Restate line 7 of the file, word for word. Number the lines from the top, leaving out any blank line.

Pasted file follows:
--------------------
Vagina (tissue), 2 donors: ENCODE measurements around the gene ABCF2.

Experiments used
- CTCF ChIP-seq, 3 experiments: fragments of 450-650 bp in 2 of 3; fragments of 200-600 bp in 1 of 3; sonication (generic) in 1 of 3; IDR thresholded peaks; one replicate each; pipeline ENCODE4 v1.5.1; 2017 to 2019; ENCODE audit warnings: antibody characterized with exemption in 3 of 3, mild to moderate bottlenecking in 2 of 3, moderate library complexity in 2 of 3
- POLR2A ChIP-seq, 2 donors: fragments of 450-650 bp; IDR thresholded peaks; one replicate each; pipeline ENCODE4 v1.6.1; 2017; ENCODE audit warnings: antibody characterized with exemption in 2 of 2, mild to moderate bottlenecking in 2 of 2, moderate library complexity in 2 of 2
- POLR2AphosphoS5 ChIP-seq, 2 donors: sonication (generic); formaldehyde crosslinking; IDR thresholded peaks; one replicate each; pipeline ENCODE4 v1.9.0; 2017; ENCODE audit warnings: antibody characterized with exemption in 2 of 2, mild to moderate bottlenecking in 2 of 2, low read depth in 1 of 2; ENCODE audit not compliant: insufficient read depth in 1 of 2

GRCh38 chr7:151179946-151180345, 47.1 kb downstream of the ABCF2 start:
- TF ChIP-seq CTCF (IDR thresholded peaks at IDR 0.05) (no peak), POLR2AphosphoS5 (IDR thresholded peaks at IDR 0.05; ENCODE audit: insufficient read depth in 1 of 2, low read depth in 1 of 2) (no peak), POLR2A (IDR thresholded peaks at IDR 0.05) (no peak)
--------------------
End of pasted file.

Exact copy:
- TF ChIP-seq CTCF (IDR thresholded peaks at IDR 0.05) (no peak), POLR2AphosphoS5 (IDR thresholded peaks at IDR 0.05; ENCODE audit: insufficient read depth in 1 of 2, low read depth in 1 of 2) (no peak), POLR2A (IDR thresholded peaks at IDR 0.05) (no peak)